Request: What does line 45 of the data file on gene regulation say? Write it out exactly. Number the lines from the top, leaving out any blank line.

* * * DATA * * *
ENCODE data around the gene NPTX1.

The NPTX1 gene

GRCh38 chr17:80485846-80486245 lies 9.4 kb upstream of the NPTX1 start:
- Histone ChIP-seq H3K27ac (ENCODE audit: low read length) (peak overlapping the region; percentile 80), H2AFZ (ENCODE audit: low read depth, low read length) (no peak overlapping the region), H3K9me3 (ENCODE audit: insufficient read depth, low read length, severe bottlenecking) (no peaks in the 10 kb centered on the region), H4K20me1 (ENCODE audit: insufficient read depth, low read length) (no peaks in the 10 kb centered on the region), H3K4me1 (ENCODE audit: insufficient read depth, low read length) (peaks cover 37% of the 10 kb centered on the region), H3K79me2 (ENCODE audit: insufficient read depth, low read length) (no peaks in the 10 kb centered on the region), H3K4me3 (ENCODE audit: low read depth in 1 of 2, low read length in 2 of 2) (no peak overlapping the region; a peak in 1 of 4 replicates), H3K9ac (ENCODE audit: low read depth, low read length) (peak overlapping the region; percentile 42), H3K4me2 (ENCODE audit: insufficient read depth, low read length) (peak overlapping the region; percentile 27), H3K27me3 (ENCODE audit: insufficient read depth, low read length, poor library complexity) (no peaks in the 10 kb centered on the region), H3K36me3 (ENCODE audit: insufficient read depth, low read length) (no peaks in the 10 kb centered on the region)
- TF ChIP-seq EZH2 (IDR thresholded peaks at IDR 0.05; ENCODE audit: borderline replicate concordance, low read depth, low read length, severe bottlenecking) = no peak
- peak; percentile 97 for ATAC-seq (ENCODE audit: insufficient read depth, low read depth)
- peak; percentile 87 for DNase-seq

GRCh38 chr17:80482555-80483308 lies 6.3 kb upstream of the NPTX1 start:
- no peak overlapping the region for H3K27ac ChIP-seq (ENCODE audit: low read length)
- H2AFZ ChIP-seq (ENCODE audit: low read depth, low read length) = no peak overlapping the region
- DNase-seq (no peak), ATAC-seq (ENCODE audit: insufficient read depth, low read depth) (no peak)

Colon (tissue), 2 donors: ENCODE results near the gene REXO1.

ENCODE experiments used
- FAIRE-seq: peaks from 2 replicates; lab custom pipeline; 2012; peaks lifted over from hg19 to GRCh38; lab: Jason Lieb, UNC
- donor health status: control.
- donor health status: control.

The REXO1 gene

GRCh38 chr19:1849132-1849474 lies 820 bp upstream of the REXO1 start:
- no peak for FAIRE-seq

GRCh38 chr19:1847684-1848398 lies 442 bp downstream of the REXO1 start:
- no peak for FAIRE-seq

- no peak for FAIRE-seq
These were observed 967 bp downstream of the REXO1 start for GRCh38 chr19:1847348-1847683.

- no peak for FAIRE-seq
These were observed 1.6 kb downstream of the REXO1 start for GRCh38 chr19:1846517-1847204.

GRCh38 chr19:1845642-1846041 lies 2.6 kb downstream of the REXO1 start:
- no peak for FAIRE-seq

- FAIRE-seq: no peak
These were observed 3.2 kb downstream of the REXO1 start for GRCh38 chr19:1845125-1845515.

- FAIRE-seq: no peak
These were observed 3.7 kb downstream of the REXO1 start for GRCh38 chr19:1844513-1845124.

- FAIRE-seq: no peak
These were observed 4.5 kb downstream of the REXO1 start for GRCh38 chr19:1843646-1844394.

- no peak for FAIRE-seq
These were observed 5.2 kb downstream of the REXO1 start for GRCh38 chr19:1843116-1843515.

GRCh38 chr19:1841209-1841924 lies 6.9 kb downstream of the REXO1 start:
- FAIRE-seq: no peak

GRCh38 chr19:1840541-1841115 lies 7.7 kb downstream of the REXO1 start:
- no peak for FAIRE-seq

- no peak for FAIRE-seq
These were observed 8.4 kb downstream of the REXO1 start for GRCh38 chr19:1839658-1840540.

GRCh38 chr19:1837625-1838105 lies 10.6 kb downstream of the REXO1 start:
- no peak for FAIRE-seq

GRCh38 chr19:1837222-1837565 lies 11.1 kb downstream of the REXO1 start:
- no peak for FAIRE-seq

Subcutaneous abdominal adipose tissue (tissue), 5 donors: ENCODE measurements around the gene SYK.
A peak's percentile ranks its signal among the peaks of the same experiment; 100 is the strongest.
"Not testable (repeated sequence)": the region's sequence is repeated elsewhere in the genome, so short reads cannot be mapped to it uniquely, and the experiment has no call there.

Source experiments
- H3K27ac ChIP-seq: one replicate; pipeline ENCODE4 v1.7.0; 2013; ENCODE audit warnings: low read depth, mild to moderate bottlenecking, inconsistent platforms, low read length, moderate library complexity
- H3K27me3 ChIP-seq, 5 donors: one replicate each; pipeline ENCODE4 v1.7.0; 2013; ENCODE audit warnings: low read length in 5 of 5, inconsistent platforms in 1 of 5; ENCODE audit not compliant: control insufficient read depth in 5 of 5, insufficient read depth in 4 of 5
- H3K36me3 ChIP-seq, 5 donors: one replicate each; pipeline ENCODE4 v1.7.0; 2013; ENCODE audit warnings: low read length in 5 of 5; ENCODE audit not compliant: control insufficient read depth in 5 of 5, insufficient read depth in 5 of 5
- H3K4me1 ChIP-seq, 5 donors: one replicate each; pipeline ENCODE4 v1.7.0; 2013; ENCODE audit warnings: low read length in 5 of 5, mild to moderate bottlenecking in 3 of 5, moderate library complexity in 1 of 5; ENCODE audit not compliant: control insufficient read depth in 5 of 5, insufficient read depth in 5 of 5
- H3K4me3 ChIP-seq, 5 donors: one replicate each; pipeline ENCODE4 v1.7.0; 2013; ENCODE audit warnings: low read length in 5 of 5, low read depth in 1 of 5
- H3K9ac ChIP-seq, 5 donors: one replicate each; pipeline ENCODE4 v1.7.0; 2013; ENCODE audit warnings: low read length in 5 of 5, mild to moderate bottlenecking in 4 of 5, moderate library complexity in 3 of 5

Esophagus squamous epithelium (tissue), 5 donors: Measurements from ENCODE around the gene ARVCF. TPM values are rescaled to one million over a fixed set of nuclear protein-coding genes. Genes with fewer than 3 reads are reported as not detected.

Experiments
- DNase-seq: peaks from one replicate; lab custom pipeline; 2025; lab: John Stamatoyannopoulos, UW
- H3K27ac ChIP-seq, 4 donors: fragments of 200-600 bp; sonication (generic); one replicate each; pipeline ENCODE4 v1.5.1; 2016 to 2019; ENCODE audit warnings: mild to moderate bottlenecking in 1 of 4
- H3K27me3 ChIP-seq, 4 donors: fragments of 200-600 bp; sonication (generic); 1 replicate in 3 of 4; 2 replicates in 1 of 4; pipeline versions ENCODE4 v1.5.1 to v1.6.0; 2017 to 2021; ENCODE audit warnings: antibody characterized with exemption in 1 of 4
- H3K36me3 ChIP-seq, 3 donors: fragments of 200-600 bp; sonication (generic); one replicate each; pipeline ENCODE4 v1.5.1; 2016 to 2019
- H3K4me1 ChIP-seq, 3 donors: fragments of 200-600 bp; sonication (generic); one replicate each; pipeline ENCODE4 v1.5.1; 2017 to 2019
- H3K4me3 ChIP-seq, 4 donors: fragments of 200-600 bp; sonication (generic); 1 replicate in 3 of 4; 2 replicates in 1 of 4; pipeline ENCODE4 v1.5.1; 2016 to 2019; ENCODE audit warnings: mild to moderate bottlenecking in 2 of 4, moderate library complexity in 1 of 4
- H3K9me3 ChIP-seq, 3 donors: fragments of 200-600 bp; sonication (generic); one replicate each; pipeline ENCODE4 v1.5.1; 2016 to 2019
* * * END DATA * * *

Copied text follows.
- no peak for FAIRE-seq